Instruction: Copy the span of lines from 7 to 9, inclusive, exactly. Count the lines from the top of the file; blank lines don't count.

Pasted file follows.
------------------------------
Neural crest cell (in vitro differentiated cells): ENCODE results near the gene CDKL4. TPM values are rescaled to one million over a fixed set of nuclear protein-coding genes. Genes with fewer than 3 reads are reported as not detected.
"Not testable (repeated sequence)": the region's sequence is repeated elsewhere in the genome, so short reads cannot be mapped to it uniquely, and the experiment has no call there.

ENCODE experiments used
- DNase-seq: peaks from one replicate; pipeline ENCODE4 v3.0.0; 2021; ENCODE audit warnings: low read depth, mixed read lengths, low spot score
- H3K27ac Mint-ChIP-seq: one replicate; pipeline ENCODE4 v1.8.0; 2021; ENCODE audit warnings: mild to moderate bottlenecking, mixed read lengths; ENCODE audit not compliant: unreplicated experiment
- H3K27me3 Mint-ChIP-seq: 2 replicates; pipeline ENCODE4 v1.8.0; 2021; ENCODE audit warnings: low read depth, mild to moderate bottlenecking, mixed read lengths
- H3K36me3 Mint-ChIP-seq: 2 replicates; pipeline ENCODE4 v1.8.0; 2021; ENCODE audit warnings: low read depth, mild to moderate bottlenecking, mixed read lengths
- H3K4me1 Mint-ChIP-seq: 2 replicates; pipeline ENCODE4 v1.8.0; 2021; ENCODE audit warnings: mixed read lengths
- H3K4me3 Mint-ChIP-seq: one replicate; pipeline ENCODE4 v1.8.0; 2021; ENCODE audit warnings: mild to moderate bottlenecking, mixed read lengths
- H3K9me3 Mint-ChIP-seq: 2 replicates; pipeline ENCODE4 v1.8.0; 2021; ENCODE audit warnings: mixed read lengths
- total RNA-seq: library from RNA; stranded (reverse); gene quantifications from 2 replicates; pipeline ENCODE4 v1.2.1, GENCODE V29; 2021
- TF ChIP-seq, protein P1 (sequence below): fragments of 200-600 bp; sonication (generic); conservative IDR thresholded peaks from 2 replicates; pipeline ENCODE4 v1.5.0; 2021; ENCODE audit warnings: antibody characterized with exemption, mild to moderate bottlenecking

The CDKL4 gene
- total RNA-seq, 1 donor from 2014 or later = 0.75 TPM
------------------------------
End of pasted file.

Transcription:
- H3K36me3 Mint-ChIP-seq: 2 replicates; pipeline ENCODE4 v1.8.0; 2021; ENCODE audit warnings: low read depth, mild to moderate bottlenecking, mixed read lengths
- H3K4me1 Mint-ChIP-seq: 2 replicates; pipeline ENCODE4 v1.8.0; 2021; ENCODE audit warnings: mixed read lengths
- H3K4me3 Mint-ChIP-seq: one replicate; pipeline ENCODE4 v1.8.0; 2021; ENCODE audit warnings: mild to moderate bottlenecking, mixed read lengths